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Study Finds 1 of 3 Nonelderly Americans Uninsured

By CQ Staff

September 20, 2007 – A Families USA analysis of Census Bureau data finds that more than one out of three people under age 65—approximately 89.6 million Americans—were uninsured at some point during 2006–2007.

Most of the uninsured lacked coverage for long periods of time, the study found. Nearly two-thirds were uninsured for six months or more and over half were uninsured for nine months or longer, according to the report, which was released Thursday.

Four out of five of the uninsured were from working families, with 70.6 percent employed full time and 8.7 percent employed part time. Of the total 89.6 million uninsured, 64.2 million were between 18 and 64 and more than a third were ages 25 to 44, the age group that makes up the largest percentage of the uninsured.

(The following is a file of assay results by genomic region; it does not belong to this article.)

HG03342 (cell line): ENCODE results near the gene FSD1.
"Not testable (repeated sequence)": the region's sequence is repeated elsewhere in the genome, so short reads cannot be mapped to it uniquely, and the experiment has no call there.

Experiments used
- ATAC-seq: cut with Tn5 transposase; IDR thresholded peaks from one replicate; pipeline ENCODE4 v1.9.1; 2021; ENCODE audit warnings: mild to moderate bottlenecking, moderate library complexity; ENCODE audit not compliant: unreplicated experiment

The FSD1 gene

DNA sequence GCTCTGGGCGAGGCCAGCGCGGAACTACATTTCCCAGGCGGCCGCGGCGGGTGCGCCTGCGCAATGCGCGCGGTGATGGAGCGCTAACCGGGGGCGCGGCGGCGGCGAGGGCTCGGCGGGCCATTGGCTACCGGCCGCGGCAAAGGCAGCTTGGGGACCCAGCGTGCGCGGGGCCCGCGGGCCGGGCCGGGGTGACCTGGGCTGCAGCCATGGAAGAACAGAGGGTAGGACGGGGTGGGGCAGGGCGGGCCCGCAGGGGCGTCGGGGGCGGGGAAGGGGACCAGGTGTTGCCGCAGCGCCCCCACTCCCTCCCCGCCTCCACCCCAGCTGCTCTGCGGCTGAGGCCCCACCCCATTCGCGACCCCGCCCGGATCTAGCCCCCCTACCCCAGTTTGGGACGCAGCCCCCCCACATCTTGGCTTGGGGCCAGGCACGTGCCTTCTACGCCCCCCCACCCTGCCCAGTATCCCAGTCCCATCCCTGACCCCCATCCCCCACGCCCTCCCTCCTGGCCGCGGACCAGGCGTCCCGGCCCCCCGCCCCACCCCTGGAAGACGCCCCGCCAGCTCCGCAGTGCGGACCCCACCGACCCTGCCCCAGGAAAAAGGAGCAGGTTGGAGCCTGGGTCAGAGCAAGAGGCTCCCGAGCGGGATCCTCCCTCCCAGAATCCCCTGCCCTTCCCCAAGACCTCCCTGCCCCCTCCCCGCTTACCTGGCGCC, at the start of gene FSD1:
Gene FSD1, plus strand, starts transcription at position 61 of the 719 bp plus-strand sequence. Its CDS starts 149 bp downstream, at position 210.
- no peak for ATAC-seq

The Families USA analysis examines the uninsured over two two-year periods, 1999–2000 and 2006–2007, rather than the annual Census Bureau analysis, which measures the uninsured over a period of one year. The Families USA data also measures the number of people who were uninsured for different lengths of time.

"The huge number of people without health coverage over the past two years helps to explain why health care has become the top domestic issue in the 2008 presidential campaign," said Ron Pollack, executive director of Families USA. "The expansion of health coverage in America is no longer simply a matter of altruism about other people but a matter of intense self-interest."

Senate Finance Committee Chairman Max Baucus, D-Mont., said the report's findings "underscore the need for Congress to complete its work to extend the Children's Health Insurance Program to millions more low-income, uninsured children, and for the president to end the veto threat that would cause even more kids to become uninsured."

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